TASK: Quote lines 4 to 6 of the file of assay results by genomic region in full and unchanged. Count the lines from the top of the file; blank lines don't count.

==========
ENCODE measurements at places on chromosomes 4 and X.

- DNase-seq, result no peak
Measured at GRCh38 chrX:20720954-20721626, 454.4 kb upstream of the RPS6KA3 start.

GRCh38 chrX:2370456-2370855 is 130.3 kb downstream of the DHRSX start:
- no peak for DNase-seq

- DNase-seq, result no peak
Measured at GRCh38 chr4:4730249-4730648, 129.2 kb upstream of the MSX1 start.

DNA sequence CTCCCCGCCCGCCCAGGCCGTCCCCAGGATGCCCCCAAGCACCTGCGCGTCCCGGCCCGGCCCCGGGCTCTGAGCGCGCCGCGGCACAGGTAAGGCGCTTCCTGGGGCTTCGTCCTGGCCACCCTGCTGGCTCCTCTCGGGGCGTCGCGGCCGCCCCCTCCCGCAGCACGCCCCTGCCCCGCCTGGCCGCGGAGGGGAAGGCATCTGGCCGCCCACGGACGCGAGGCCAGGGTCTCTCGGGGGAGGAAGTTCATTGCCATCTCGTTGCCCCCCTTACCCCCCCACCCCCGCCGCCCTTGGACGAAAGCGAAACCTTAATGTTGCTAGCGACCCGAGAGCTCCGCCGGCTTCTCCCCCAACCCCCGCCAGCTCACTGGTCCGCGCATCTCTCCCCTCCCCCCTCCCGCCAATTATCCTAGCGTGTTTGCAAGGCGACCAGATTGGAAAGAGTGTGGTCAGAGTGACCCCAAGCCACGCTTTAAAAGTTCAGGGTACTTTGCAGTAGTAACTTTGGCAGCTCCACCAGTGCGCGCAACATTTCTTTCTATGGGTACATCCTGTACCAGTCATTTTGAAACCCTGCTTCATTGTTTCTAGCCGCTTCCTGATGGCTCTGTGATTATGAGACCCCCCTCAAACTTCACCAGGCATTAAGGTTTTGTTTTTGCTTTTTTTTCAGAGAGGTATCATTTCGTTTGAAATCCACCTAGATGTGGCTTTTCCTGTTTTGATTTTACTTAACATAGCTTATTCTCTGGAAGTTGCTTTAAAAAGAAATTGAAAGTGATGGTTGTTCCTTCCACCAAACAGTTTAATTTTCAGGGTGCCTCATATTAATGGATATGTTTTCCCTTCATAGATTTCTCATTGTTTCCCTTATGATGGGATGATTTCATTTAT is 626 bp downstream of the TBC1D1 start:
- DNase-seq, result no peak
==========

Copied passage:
GRCh38 chrX:2370456-2370855 is 130.3 kb downstream of the DHRSX start:
- no peak for DNase-seq

- DNase-seq, result no peak